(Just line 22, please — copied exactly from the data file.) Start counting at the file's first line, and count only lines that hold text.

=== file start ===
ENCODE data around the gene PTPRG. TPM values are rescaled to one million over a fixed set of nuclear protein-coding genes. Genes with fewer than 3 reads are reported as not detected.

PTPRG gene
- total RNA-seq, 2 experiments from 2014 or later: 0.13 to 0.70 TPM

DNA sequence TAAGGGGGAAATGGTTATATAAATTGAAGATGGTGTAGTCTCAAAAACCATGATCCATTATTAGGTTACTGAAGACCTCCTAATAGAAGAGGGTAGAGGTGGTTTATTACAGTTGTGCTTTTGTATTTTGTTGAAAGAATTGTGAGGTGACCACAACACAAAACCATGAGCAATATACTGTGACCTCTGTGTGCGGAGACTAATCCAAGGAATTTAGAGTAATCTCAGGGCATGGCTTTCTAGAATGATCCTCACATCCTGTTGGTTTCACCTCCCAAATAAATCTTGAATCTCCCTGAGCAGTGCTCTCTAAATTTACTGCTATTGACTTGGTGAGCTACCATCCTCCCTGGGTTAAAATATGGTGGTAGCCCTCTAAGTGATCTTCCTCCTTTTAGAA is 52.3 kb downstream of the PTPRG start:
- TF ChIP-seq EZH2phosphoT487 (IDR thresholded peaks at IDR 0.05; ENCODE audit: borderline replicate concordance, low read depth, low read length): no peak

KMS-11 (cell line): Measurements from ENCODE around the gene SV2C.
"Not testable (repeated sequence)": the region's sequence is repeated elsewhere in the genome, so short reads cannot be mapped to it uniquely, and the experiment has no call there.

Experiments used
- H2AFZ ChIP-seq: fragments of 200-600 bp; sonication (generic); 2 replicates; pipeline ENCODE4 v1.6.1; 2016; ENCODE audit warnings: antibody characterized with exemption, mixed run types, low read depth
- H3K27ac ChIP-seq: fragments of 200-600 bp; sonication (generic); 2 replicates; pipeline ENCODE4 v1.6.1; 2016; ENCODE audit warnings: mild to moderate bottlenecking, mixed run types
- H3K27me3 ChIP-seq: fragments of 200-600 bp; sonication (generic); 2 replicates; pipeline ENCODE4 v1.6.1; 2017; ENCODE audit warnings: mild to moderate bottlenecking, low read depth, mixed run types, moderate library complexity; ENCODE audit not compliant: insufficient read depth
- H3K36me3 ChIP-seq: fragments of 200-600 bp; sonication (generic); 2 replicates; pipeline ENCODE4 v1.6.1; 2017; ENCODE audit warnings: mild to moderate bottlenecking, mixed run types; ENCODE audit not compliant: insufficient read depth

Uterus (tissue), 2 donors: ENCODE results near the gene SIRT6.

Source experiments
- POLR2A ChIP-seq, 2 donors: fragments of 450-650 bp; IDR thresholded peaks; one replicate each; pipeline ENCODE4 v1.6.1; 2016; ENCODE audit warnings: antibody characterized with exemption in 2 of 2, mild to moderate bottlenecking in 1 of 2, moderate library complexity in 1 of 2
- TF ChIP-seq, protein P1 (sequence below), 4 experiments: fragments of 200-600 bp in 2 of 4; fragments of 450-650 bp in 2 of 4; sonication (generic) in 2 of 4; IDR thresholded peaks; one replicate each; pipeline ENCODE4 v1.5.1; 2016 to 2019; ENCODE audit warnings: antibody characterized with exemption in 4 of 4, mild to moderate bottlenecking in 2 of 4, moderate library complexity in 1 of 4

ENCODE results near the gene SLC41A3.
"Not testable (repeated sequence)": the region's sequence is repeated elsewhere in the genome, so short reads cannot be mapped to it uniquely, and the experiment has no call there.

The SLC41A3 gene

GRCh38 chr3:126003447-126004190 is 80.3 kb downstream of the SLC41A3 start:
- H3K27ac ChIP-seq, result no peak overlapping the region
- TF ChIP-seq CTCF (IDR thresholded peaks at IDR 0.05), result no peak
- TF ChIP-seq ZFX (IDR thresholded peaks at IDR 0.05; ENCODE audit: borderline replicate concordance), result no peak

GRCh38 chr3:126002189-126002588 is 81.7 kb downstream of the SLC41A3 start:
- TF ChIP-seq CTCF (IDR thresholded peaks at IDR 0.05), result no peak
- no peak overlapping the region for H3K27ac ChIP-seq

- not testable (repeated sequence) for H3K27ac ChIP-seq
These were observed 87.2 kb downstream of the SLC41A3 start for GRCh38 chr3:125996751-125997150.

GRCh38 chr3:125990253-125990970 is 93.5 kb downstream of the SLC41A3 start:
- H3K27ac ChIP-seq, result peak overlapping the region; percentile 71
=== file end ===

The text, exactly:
- TF ChIP-seq CTCF (IDR thresholded peaks at IDR 0.05), result no peak